Full Text Available As part of the BAQS-Met 2007 field campaign, Aerodyne time-of-flight aerosol mass spectrometers (ToF-AMS were deployed at two sites in southwestern Ontario from 17 June to 11 July 2007. One instrument was located at Harrow, ON, a rural, agriculture-dominated area approximately 40 km southeast of the Detroit/Windsor/Windsor urban area and 5 km north of Lake Erie. The second instrument was located at Bear Creek, ON, a rural site approximately 70 km northeast of the Harrow site and 50 km east of Detroit/Windsor. Positive matrix factorization analysis of the combined organic mass spectral dataset yields factors related to secondary organic aerosol (SOA, direct emissions, and a factor tentatively attributed to the reactive uptake of isoprene and/or condensation of its early generation reaction products. This is the first application of PMF to simultaneous AMS measurements at different sites, an approach which allows for self-consistent, direct comparison of the datasets. Case studies are utilized to investigate processing of SOA from (1 fresh emissions from Detroit/Windsor and (2 regional aerosol during periods of inter-site flow. A strong correlation is observed between SOA/excess CO and photochemical age as represented by the NOx/NOy ratio for Detroit/Windsor outflow. Although this correlation is not evident for more aged air, measurements at the two sites during inter-site transport nevertheless show evidence of continued atmospheric processing by SOA production. However, the rate of SOA production decreases with airmass age from an initial value of ~10.1 μg m−3 ppmvCO−1 h−1 for the first ~10 h of plume processing to near-zero in an aged airmass (i.e. after several days. The initial SOA production rate is comparable to the observed rate in Mexico City over similar timescales.

  16. Nucleation and growth of sulfate aerosol in coal-fired power plant plumes: sensitivity to background aerosol and meteorology

    R. G. Stevens

    2012-01-01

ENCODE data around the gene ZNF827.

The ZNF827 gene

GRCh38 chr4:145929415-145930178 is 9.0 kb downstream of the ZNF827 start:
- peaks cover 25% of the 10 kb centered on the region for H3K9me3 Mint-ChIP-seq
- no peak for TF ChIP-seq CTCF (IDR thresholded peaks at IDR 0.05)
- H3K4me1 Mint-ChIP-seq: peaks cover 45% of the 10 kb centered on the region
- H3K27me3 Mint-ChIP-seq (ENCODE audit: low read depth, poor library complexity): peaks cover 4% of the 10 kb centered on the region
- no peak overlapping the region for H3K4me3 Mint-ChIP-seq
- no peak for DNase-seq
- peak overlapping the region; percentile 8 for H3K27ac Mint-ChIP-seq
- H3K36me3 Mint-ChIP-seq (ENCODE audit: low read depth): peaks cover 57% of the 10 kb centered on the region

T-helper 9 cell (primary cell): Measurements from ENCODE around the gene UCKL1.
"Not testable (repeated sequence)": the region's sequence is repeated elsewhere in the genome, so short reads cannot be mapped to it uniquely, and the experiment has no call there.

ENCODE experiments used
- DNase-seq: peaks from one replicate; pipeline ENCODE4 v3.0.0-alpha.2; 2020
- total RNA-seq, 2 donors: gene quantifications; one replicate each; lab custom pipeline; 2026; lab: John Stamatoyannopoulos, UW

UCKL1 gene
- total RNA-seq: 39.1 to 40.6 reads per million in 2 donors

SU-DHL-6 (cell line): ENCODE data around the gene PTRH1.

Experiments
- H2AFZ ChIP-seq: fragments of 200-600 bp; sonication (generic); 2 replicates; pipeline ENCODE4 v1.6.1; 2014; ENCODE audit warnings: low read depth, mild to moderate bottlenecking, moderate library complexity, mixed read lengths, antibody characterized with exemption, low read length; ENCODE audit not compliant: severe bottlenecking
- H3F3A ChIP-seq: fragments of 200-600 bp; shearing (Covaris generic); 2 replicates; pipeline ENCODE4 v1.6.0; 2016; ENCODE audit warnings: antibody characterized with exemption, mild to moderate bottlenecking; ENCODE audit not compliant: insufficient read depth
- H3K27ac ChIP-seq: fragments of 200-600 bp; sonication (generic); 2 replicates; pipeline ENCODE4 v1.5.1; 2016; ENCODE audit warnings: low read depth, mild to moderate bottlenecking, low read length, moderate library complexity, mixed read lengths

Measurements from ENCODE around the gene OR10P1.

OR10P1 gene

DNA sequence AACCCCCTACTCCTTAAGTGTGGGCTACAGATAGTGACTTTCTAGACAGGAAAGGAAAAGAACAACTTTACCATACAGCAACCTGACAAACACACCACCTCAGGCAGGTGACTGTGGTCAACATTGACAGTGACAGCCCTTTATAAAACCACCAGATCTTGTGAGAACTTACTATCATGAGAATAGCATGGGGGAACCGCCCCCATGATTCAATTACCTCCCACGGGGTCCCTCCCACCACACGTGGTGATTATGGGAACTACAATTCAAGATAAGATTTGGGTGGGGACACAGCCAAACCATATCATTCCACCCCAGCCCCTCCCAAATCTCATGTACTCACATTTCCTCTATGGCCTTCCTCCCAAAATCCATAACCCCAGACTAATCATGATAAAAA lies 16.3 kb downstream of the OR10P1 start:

Full Text Available New-particle formation in the plumes of coal-fired power plants and other anthropogenic sulfur sources may be an important source of particles in the atmosphere. It remains unclear, however, how best to reproduce this formation in global and regional aerosol models with grid-box lengths that are 10s of kilometers and larger. The predictive power of these models is thus limited by the resultant uncertainties in aerosol size distributions. In this paper, we focus on sub-grid sulfate aerosol processes within coal-fired power plant plumes: the sub-grid oxidation of SO2 with condensation of H2SO4 onto newly-formed and pre-existing particles. We have developed a modeling framework with aerosol microphysics in the System for Atmospheric Modelling (SAM, a Large-Eddy Simulation/Cloud-Resolving Model (LES/CRM. The model is evaluated against aircraft observations of new-particle formation in two different power-plant plumes and reproduces the major features of the observations. We show how the downwind plume aerosols can be greatly modified by both meteorological and background aerosol conditions. In general, new-particle formation and growth is greatly reduced during polluted conditions due to the large pre-existing aerosol surface area for H2SO4 condensation and particle coagulation. The new-particle formation and growth rates are also a strong function of the amount of sunlight and NOx since both control OH concentrations. The results of this study highlight the importance for improved sub-grid particle formation schemes in regional and global aerosol models.